He says, “Earning good money for your good art does not mean it’s bad art. Making bad art for lots of money means it’s bad art. There is a big difference.

“I get offers all the time to work on projects with companies, I only choose the ones that fit the Jeremyville aesthetic, and turn down those that don’t really add anything new to what we are about. it’s a very quick decision, I don’t really deliberate over it, and how much money it’s worth doesn’t even factor in to it. An artist’s instinct and intuition is everything. Choices are everything. Being able to say no to a project (however lucrative) is a very powerful tool in building a long career. If you do it well, soon the right companies and the right projects will start to come to you, and you won’t need to seek them out. It will all just flow the way you want it to.”

Are there any truly original ideas left? It’s a question we all ponder from time to time; – I once thought I’d invented a never-before-used euphemism for wanking (“throwing dice”) but moments later I was foiled by as a stale-minded nobody. Anthony Lister – who is possibly the Confucius of contemporary art, provided me with a beautiful analogy of where the world has arrived with regards to creative thought: “The first Elvis impersonator was original.”

True innovation in art – as in other domains in life – is probably one of the most difficult ambitions an artist can strive for but if achieved there will be no shortage of people wanting to be the impersonator to your Elvis. Like artist Andy Uprock who is largely credited as the originator of graffiti revolution ‘cuprocking’ (involving fences, cups and paint) which landed him a campaign for Mooks and a world tour.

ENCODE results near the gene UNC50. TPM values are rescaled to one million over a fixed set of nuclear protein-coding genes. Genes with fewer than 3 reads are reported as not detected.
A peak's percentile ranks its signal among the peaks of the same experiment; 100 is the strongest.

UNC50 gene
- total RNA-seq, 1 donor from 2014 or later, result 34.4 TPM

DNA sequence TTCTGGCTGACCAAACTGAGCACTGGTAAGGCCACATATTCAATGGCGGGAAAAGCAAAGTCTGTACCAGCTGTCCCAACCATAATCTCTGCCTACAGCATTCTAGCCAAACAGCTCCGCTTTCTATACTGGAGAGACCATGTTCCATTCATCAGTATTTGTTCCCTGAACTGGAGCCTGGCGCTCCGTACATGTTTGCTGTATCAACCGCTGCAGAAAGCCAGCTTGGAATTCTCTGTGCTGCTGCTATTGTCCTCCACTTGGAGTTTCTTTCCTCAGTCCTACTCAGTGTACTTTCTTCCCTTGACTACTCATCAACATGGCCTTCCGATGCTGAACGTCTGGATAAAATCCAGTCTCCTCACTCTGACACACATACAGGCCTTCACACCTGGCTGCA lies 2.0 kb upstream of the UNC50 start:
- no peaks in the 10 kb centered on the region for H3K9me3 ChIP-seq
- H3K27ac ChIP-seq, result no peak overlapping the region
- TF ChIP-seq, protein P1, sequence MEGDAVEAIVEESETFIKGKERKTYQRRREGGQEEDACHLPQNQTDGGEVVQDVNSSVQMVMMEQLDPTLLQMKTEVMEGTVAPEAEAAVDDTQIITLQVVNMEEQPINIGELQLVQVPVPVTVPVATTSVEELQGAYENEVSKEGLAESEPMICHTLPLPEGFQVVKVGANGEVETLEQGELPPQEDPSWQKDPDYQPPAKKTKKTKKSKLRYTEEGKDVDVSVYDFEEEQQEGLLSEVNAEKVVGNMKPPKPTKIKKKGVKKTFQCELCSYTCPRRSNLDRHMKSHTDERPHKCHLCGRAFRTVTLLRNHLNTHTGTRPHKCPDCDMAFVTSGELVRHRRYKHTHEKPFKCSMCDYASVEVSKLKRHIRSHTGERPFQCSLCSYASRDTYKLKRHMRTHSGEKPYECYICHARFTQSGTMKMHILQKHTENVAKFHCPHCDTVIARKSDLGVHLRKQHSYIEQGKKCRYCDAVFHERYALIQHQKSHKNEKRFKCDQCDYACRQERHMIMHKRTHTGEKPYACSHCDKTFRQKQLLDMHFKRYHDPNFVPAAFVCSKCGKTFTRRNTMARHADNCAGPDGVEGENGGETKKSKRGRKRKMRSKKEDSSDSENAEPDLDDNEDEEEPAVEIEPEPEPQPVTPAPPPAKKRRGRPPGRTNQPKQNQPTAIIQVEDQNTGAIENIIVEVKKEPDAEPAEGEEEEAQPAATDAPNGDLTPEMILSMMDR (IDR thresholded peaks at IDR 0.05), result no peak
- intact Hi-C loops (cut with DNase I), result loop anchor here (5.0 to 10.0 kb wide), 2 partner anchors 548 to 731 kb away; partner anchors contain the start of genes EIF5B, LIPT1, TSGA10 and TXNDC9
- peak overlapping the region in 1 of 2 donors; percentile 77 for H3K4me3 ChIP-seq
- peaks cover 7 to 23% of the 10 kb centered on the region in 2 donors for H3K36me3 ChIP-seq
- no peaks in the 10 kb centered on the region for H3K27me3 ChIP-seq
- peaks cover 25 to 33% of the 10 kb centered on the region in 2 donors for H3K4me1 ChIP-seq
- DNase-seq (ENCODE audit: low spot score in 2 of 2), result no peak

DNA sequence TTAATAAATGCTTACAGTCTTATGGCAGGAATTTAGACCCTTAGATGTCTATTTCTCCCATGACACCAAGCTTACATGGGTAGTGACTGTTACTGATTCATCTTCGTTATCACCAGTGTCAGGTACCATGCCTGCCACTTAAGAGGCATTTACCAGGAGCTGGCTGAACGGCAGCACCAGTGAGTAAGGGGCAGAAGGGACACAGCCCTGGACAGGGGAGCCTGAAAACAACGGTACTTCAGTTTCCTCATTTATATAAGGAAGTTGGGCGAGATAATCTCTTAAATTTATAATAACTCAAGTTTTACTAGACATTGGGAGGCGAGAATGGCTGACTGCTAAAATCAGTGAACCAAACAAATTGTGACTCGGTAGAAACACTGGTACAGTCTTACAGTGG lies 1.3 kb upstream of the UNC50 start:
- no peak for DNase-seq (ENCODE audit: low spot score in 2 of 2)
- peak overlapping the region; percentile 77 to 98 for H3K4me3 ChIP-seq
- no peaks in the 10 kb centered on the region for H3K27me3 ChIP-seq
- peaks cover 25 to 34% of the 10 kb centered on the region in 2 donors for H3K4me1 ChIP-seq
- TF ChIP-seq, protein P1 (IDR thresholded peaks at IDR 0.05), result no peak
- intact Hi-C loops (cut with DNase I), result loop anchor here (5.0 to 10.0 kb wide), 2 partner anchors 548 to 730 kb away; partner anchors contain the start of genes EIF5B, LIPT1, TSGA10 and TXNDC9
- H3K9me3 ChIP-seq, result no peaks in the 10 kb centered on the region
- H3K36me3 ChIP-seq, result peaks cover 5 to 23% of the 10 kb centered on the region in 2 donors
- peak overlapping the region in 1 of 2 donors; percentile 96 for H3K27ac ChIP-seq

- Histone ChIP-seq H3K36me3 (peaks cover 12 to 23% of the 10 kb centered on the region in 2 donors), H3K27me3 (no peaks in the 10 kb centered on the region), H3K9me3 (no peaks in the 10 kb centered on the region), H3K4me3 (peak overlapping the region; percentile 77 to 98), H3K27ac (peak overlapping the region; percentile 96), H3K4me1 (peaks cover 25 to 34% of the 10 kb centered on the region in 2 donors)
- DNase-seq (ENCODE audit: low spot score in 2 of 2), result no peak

The artists referenced in this article did not only find success because they’ve followed any one of the suggestions above – a person with my artistic aptitude could follow them all to the letter and it wouldn’t change the fact that they’re a inproficient hack. Talent is the most important attribute for any artist aiming for success; but that talent needs to be paired with character.

I asked Cybele, Jeremy and Anthony what they think the most important attributes an artist needs in order to succeed…

“I would say stubbornness. The ability to learn and adapt to a situation and a stubbornness. And having the guts to make decisions or take a big leap… When the opportunity comes up you need the guts to be aware of it and to follow it.”

“Spinning Tricks”
How To Make A Living As An Artist In Australia